It was a warm early fall evening at Dover as a C-17 Globemaster landed, carrying four American sons home. Two Army and two Marines, united in death, having given everything they had to support and defend our Constitution. All four were lost in Operation Enduring Freedom, Afghanistan.
The “dignified transfer” from the aircraft to the AF vehicle featured no music. It wasn’t that kind of event. This was a dignified military operation on American soil to begin the final journey home. The transfer was somber and respectful, with the only sounds being the noises of a busy base.
The military members carrying the flag-draped metallic caskets down the aircraft ramp, and the others assisting were all in their services’ battle camouflage uniforms. Their crisp white gloves stood out.
As family and loved ones arrived, Marine aviators formed into ranks, joining Army personnel and two RAF officers. The briefing by an Air Force lieutenant was to render a slow hand salute to a three count beat.
Close to 50 officers were given the command four times — hand salute! one, two, three as the flag-draped casket of Army Pfc Genaro Bedoy, from Armarillo, Texas was carried off the C-17. Another three-count, lower the salute. one-two-three repeat for Army Pfc Jon R. Townsend, from Claremore, Okla., and the same again for VMA-211’s commanding officer, call sign “Otis,” Lt. Col Christopher K. Raible from North Huntingdon, Pa, and then Marine Sgt Bradley W. Atwell from Kokomo, Ind.
The Marines on active duty all wore Navy Wings of Gold, and significant additional ribbons for valor and campaigns. It is very obvious that that those present were in a military at war for over ten years.
Across the C-17 ramp face on to the platoon of Marines, Army and RAF were three Marine Officers also Naval Aviators. They were the 35th Commandant of the Marine Corps, James Amos, who is an F/A-18 pilot call sign “Tamer”, Lt. Gen. Robert Schmidle, an F/A-18 pilot call sign “Rooster”, and Lt. Gen.. Jon “Dog” Davis an AV-8 Harrier Driver. The Skipper of VMA-211, along with the other fallen were deserving of their presence.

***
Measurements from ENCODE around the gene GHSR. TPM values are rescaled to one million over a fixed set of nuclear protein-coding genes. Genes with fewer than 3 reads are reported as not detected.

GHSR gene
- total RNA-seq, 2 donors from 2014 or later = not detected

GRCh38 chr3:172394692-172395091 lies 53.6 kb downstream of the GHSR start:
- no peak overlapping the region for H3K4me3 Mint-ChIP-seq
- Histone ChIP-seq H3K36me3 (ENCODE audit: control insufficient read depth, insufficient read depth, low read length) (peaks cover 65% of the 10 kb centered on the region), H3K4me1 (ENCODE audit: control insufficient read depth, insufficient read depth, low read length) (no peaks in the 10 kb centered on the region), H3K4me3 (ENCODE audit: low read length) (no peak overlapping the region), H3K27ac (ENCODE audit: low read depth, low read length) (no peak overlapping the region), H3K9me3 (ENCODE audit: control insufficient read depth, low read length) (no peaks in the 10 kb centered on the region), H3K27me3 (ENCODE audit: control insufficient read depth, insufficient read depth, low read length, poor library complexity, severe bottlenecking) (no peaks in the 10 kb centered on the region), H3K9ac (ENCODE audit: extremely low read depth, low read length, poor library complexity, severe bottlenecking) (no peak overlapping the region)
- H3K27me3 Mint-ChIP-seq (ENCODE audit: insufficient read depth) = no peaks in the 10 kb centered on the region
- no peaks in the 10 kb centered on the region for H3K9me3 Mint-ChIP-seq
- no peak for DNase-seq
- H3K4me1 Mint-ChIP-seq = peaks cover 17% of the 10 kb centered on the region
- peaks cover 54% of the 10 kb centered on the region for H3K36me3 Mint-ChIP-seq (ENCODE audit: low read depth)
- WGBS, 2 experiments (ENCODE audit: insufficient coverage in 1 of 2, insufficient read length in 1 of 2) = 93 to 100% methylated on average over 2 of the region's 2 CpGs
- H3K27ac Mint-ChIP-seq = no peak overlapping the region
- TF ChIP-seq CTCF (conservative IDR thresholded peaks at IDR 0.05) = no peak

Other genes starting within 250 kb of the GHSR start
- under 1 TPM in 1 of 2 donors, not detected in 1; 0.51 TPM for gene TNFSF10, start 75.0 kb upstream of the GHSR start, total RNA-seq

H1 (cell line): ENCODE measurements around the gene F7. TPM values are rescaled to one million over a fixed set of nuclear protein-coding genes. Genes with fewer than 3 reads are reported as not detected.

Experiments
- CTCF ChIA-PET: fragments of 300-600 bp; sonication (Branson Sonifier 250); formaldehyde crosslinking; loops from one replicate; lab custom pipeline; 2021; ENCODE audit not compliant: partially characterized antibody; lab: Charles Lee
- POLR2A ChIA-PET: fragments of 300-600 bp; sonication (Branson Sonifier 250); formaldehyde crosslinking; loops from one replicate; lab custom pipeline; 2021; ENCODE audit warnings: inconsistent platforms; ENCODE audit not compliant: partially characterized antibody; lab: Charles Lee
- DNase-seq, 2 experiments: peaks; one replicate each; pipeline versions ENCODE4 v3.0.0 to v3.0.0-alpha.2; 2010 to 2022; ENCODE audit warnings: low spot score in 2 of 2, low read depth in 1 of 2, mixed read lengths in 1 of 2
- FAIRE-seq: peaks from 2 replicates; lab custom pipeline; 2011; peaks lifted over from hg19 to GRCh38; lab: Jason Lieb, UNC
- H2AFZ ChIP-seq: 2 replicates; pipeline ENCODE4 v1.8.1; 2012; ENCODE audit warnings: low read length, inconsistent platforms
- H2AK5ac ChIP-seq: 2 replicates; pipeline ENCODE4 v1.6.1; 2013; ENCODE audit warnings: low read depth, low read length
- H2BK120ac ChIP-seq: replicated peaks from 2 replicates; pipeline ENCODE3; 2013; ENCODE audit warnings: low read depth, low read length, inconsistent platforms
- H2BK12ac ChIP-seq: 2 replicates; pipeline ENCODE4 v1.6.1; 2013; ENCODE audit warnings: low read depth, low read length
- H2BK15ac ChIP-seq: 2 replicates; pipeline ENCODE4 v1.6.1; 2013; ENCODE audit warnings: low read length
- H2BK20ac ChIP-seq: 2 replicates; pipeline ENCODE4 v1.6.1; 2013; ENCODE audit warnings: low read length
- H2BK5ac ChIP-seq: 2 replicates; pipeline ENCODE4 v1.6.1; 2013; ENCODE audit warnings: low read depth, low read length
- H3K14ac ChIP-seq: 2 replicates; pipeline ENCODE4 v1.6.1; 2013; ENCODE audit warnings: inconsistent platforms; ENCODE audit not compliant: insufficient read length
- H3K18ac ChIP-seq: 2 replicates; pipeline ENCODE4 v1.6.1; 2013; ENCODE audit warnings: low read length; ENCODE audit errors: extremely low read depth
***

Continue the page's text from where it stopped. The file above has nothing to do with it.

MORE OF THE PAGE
The “fog of war” is still swirling about what exactly occurred at Camp Bastion Afghanistan on the night of August 14. So far, this is what we know.
The attack commenced just after 10 p.m. when approximately 15 insurgents executed a well-coordinated attack against the airfield on Camp Bastion. The insurgents, organized into three teams, penetrated at a single point of the perimeter fence.
The insurgents appeared to be well equipped, trained and rehearsed.
Dressed in U.S. Army uniforms, they were armed with automatic rifles, rocket propelled grenade launchers and wore suicide vests. The insurgents attacked coalition fixed and rotary wing aircraft parked on the flight line, aircraft hangars and other buildings.
They destroyed six AV-8B Harrier jets; two were significantly damaged. Three coalition refueling stations were also destroyed. Six soft-skin aircraft hangars were damaged to some degree. [Eds. note: The Marines boast 98 Harriers, seven squadrons of 14 aircraft. No decision has been made yet about how or whether to replace the destroyed planes, a Marine spokesman said.]
Coalition forces killed 14 insurgents and wounded one, who was taken into custody. In addition to two coalition service members that were killed, nine coalition personnel – eight military and one contractor – were wounded. None of their injuries are considered life-threatening.
The close quarter fighting on the ground validates a fundamental point of the ethos of the Marines; every Marine is trained to be a rifleman before going on to specialty training. So when “Otis” as a young Marine officer walked out on the flight line at VT-1, the Navy/Marine primary training squadron, to make his first flight, which would eventually lead to commanding VMA-211, he was already a trained infantry officer. Additionally, he also had total confidence that the troops he commanded were trained in ground combat first before going on to fill his Squadron requirements, for maintenance, logistics and admin billets.
The destruction of of death loving fanatical killers “inside the wire” is a tribute to Marine training that always practices (and understands) the skills necessary to be part of or support the infantry. All Marine aviators know they serve in a support function to enable Marines to close with engage and kill the enemy.
A smart reactive enemy also knows Marine Air in Afghanistan is a huge asymmetric threat to them. So they targeted — at the cost of their lives — the biggest combat threat to them: the AV-8 Harrier. The cycle time of the STOL Harrier providing close air support had to be noticed and thus eliminated. The attack also showed how a high-intensity spasm of combat can incur significant inventory loss. Many decision makers in Washington D.C. ignore rapid combat loss at the peril of crippling our national security.
VMA-211 was at Wake Island in the opening days of World War II; all the squadron aircraft were lost. Without aircraft the Marine pilots and enlisted squadron members reverted to the infantry to defend against the final Japanese attack. In Afghanistan that legacy lived on; this time the enemy all were killed or captured.
Ed Timperlake, former Commanding Officer of VMFA-321, is editor of the Second LIne of Defense website.